Loving God, Source of all life, we dedicate this memorial in memory of those who lost their lives in sudden and unexpected tragedies in the coalmines around Ipswich. We remember and give thanks for their life among us, and we commit ourselves to keeping their stories alive in the way that we live our lives going forward.
May your deep and unending peace bless those for whom this day is a day of grief and a reminder of great sadness.
May your overflowing healing bless those here today who bear the scars and the memories of those tragic coalmine disasters.
And may your grace be upon us all this day as we remember the stories of lives lost, as we give thanks for their sacrifice and toil, and as we re-commit ourselves to seeking the common good in our community.
Dr. Roderick Perry on Behalf of the Relatives
On this historic day for the city of Ipswich, it is my great privilege to speak on behalf of the families whose relatives are commemorated in this monument. I am aware that, never myself having worked in the mines, I am less qualified than many others who could carry out this task. But having grown up as the son, grandson and great-grandson of miners, I have coal dust in my DNA and great empathy for all the families whose loved ones have contributed so much to the proud heritage of this city.
When I speak of being privileged, I mean this in several ways: Firstly, the privilege of being born and bred in this city. It has been said that there are really only two types of people- those who were born in Ipswich, and those who wish they had been. It was the coal industry that breathed life into this city in its infancy; and today we honour the memory of those whose lives were claimed by the same industry.
Having an honourable and hard working father, who went “down the pit” at the age of fourteen is the second privilege. He taught me values of mateship and generosity that are not on the curriculum of any university. But, having gone to university to study Medicine, I was to have another privilege- that is, the privilege of treating injured miners at the Ipswich Hospital, under the guidance of the late, great Dr David Trumpy, after whom your bridge is named. And what a tough and stoic breed they were- and still are!
My grandfather was one of the four men killed in the Harts Aberdare disaster of 1936, a few weeks before I was born. Five years before that, he had actually participated in an attempted rescue at that same mine. My grandmother lost her husband and her brother in the same accident, leading to a grief that lasted many years. (Her son Bill, my uncle, twelve at the time, and now in his nineties, is here today).
The year 2015 was marked by the commemoration of the Gallipoli landing. We as a nation celebrated the Australian characteristics of mateship, courage and self sacrifice. I think it is most appropriate that, in this same year, we honour the memories of those who lost their lives in the coal industry. For, when you think about it, those same qualities- mateship, courage and self sacrifice, are typical of miners.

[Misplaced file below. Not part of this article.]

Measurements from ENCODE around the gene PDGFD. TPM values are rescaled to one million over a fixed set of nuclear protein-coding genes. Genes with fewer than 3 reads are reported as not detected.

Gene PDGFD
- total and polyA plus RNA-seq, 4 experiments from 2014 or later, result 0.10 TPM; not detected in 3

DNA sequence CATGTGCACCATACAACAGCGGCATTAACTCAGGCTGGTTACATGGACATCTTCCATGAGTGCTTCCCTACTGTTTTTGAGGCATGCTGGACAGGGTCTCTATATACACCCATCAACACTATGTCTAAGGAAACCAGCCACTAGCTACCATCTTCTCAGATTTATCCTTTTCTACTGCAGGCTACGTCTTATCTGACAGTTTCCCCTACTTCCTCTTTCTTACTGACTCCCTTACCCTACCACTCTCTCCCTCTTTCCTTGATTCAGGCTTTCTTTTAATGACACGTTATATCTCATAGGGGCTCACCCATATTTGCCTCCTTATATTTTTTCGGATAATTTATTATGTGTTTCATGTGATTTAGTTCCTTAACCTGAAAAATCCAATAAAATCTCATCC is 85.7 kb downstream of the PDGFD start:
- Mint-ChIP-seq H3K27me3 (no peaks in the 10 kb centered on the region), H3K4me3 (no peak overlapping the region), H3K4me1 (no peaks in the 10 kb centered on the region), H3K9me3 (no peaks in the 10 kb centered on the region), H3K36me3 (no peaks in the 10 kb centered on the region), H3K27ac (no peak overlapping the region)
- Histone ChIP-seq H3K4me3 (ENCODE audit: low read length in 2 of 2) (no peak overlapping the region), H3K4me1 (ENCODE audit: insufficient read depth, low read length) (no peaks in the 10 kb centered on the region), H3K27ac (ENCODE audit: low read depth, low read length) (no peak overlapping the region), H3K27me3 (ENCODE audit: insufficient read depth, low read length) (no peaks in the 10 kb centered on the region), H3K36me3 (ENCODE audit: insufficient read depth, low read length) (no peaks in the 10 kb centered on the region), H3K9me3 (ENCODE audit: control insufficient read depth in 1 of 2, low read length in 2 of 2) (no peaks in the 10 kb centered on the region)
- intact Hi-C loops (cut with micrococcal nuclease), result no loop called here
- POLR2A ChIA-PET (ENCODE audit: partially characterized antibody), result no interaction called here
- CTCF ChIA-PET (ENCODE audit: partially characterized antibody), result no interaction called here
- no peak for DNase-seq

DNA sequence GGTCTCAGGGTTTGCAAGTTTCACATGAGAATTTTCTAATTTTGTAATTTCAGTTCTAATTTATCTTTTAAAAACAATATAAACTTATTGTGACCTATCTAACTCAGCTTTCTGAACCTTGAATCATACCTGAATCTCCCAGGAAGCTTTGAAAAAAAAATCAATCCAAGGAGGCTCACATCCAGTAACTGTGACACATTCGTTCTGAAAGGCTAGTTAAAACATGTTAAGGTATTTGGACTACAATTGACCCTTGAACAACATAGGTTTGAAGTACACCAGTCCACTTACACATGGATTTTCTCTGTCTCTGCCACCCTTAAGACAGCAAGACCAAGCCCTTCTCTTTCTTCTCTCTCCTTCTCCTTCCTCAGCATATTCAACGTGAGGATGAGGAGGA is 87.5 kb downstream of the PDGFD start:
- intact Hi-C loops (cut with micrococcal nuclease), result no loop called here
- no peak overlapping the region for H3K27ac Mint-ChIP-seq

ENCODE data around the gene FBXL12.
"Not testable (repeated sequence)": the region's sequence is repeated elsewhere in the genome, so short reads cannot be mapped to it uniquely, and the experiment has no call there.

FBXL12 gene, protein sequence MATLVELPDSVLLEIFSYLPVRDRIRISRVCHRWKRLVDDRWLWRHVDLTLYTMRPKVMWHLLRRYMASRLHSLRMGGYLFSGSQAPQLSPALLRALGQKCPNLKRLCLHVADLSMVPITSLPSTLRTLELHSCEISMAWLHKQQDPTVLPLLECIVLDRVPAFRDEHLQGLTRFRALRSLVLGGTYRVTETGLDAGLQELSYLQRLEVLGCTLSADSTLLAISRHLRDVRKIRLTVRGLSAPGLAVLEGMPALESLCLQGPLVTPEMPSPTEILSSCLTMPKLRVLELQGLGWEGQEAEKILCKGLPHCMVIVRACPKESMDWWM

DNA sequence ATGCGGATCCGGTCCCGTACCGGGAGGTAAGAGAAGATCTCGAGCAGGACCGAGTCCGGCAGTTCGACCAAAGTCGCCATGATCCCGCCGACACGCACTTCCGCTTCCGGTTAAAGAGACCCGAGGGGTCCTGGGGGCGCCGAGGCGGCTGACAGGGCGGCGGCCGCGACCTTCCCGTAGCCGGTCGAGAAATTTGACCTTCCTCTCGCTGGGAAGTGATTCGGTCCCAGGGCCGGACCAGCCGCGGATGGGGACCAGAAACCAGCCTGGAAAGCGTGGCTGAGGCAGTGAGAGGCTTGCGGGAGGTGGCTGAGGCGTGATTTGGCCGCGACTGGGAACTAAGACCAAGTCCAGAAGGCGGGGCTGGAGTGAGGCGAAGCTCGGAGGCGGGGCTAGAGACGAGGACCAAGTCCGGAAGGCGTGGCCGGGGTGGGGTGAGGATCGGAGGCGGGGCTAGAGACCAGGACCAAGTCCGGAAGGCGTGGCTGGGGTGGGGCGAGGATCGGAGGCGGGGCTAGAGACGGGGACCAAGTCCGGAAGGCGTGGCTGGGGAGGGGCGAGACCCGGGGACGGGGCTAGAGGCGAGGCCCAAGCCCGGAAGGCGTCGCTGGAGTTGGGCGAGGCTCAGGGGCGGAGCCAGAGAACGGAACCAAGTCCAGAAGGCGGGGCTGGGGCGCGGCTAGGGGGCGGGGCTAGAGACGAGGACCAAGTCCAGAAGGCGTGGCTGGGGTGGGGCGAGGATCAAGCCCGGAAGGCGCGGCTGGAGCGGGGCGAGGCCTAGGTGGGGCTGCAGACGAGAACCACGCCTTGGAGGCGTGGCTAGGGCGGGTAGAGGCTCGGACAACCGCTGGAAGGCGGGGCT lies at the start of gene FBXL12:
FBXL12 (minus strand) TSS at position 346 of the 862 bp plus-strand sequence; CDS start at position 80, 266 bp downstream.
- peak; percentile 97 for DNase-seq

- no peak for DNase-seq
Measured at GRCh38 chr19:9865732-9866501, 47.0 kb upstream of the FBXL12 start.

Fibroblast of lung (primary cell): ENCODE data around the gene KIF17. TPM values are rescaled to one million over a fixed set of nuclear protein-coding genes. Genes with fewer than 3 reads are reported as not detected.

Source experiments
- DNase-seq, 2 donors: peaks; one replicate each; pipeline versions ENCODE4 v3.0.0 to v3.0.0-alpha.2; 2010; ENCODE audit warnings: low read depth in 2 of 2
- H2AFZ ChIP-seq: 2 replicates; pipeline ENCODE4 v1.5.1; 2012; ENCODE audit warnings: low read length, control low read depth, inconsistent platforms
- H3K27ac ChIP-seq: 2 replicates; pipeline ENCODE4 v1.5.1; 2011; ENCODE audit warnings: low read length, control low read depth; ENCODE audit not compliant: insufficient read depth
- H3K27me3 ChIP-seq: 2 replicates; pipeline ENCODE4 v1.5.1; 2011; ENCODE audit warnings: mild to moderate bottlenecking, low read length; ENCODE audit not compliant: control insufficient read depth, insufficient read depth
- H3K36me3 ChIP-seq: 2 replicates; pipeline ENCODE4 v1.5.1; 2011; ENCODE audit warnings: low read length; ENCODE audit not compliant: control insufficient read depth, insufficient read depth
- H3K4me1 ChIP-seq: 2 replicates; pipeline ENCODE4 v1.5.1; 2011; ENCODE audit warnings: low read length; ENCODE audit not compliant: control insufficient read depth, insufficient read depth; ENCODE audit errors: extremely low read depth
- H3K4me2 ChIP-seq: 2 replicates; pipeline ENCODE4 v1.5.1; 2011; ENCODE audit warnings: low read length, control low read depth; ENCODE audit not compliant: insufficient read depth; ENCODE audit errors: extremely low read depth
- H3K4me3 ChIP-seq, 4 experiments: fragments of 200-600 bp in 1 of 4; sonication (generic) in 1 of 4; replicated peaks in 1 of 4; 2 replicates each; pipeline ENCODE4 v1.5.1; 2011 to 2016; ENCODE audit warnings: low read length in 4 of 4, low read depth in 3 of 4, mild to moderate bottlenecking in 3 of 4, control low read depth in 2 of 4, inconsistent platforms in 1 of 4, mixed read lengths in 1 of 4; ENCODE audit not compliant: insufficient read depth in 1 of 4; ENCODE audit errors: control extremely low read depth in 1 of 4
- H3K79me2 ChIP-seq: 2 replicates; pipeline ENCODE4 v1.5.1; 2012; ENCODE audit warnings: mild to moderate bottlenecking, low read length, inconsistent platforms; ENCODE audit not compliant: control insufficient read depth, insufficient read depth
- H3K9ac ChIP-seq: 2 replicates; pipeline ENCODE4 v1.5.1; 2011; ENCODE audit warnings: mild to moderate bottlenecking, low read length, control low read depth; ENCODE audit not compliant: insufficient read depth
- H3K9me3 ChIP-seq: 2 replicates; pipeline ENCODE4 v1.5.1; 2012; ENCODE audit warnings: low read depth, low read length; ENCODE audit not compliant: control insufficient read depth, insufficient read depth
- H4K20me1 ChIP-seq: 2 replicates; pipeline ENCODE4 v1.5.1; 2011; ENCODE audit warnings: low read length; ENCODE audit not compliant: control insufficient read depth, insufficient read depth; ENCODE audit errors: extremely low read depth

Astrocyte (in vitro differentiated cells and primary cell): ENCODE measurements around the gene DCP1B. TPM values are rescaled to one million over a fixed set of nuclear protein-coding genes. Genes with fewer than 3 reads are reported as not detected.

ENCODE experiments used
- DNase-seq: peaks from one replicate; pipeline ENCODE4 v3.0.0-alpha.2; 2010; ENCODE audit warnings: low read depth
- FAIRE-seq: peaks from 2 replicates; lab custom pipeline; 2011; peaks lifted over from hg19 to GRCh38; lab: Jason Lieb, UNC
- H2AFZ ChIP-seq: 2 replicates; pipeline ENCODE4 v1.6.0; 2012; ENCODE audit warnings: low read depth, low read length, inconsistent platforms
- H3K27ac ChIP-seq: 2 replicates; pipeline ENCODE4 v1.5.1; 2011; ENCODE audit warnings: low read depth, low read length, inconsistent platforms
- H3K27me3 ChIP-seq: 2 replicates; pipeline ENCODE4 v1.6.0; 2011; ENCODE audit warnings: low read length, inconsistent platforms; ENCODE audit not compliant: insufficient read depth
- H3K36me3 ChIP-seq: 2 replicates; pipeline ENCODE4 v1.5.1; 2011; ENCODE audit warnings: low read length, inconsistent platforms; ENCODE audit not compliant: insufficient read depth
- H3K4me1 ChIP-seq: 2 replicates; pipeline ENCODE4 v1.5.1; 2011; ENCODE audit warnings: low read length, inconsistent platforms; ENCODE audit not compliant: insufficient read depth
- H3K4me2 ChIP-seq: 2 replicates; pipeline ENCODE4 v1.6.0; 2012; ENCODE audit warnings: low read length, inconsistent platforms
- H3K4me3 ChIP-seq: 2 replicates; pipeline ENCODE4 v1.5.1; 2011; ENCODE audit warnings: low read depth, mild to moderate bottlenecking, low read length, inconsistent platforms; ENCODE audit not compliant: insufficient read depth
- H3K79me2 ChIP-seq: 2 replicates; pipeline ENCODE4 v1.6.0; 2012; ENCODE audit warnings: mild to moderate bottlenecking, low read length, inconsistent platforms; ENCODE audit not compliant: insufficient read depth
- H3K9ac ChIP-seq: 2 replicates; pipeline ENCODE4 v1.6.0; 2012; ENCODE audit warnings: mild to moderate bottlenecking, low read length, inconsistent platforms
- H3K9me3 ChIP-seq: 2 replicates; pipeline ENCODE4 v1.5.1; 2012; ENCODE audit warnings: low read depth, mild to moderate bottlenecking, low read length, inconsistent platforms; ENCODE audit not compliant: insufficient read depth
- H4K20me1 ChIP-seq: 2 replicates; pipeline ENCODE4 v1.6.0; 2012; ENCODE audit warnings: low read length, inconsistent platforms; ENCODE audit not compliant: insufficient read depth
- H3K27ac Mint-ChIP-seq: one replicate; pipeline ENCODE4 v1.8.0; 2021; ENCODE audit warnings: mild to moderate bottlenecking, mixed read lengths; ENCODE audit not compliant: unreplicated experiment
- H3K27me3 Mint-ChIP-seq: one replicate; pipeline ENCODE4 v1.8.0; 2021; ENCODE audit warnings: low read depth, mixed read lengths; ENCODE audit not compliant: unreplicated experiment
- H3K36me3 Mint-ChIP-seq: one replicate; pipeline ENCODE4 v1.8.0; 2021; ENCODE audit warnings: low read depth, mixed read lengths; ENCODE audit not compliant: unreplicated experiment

And just as the Australian story has been defined by those events long ago at Gallipoli, so the history of this city, Ipswich, has been defined by its miners. It too is a history of triumph and tragedy, of hard ship and prosperity, of courage and heroism.
Courage and heroism are the qualities we honour today in this memorial: the courage of those miners who, in the early days, went to work in primitive and dangerous conditions to eke out a living. The lost lives commemorated in this monument bear witness to this, but they are only part of the story. Think of the large number of miners who did not lose their lives but bore the long time legacy of injury or chronic lung disease. We remember too the courage of the Mines Rescue Teams who risked life and limb in going to the aid of their mates.
And finally, we acknowledge the anguish and heartbreak of loved ones- the wife whose husband went to work neber to return, the children left fatherless, the parents who lost sons. Reading a cutting from the Queensland Times of 19th May 1936, I was struck by the following paragraph, written in the journalistic style of those days: “In hushed houses last night, fond ones and sympathisers gathered as a clan and talked of the fateful yesterday. A raised coffin in each house mutely bespoke the tragedy, and the houses’ occupants were dim eyed; the widows, the children bereft of parents, and the brothers and sisters bereft of brothers....”
So let us today remember the sacrifices of those who have gone before us, and gives thanks for this vibrant city which owes so much to its coal miners. In conclusion, on behalf of the relatives and descendants here today, I pay tribute to my old friend Beres Evans and his great team, who, by their hard work and vision, have brought about this fitting memorial.